Producing Organization
WOSU (Radio station : Columbus, Ohio)
Contributing Organization
The Walter J. Brown Media Archives & Peabody Awards Collection at the University of Georgia (Athens, Georgia)
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Episode Description
This is Episode 2, "They Live in Iron Lungs."
Series Description
"Four documentary programs on polio, intended to give the general public better understanding of symptoms, treatment, chances for recovery, effects upon patients, parents and the work of the polio foundation. Recorded in waiting room and polio ward at Children's Hospital, Columbus, Ohio. Patients, parents, doctors, nurses, narrator and others participate. Appropriate for use during polio campaign."--1952 Peabody Awards entry form.
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Narrator: Ewing, Bill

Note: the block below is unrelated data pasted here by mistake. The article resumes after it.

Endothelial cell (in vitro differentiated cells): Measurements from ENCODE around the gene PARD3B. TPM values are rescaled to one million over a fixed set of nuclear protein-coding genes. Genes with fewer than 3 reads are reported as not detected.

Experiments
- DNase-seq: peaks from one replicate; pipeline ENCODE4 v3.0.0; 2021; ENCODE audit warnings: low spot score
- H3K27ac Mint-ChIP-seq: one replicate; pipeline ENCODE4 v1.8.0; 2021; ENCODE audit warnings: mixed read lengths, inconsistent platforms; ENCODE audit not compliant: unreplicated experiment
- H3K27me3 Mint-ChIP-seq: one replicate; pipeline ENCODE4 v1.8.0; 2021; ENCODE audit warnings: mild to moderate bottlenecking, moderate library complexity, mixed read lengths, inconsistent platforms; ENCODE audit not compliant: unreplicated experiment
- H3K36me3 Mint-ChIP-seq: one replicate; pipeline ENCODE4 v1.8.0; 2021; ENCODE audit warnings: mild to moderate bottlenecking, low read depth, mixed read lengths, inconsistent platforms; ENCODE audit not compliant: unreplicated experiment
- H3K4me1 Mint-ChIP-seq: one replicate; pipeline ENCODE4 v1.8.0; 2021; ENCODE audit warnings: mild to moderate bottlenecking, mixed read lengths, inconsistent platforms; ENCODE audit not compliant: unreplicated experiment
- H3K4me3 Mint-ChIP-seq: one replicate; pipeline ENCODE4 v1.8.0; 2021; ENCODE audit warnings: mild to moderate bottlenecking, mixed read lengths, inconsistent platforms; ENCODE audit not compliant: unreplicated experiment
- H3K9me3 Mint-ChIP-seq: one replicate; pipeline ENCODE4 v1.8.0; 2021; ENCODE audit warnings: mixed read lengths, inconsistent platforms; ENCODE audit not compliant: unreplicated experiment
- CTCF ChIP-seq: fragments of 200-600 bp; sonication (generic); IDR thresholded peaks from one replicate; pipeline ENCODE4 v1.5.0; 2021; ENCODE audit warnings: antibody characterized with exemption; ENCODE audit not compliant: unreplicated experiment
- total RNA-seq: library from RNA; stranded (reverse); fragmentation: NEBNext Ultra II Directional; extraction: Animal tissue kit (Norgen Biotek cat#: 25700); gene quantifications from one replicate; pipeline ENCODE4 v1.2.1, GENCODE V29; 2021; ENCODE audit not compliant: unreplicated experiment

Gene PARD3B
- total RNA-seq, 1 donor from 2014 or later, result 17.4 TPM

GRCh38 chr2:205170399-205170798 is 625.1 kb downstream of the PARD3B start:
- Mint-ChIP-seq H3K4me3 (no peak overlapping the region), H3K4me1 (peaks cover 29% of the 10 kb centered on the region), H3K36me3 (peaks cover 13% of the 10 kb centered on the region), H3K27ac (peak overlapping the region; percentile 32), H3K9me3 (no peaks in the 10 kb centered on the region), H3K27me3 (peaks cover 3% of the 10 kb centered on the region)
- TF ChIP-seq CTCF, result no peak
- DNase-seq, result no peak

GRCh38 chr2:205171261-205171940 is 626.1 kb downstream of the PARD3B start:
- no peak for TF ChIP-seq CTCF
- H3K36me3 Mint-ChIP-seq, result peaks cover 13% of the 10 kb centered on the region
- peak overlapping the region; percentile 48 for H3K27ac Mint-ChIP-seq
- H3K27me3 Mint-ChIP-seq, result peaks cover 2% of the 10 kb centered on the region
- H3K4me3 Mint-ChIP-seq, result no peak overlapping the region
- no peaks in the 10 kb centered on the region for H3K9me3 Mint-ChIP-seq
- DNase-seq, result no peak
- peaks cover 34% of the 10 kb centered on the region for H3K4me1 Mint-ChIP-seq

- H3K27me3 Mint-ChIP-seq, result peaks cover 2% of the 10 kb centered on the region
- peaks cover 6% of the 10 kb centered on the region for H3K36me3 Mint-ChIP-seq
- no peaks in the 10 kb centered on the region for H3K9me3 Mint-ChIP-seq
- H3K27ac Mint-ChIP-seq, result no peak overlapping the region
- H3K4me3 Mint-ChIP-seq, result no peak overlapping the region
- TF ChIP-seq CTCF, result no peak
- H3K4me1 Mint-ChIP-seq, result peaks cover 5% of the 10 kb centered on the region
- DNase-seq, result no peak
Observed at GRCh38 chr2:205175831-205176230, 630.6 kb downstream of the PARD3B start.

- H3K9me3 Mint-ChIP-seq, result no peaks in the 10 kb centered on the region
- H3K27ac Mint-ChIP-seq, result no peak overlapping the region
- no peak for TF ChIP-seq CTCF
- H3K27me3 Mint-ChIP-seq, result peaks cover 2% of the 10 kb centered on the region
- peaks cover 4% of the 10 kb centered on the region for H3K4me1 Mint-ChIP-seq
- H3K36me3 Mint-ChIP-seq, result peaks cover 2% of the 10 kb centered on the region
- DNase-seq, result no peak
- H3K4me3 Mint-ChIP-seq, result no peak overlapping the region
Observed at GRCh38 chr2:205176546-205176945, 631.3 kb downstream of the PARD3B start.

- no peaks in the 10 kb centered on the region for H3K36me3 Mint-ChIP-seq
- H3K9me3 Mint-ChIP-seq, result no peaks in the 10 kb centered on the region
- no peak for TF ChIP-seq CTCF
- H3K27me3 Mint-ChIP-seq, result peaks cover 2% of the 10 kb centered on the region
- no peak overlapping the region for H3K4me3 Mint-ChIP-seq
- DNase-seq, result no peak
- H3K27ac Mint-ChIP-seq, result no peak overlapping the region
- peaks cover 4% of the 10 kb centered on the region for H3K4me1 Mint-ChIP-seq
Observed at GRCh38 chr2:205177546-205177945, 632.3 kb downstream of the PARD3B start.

Producing Organization: WOSU (Radio station : Columbus, Ohio)
AAPB Contributor Holdings
The Walter J. Brown Media Archives & Peabody Awards Collection at the University of Georgia
Identifier: cpb-aacip-fb5a6842a08 (Filename)
Format: Grooved analog disc
Generation: Transcription disc
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Chicago: “This Is Polio; No. 2; They Live in Iron Lungs,” 1952, The Walter J. Brown Media Archives & Peabody Awards Collection at the University of Georgia, American Archive of Public Broadcasting (GBH and the Library of Congress), Boston, MA and Washington, DC, accessed June 26, 2022,
MLA: “This Is Polio; No. 2; They Live in Iron Lungs.” 1952. The Walter J. Brown Media Archives & Peabody Awards Collection at the University of Georgia, American Archive of Public Broadcasting (GBH and the Library of Congress), Boston, MA and Washington, DC. Web. June 26, 2022. <>.
APA: This Is Polio; No. 2; They Live in Iron Lungs. Boston, MA: The Walter J. Brown Media Archives & Peabody Awards Collection at the University of Georgia, American Archive of Public Broadcasting (GBH and the Library of Congress), Boston, MA and Washington, DC. Retrieved from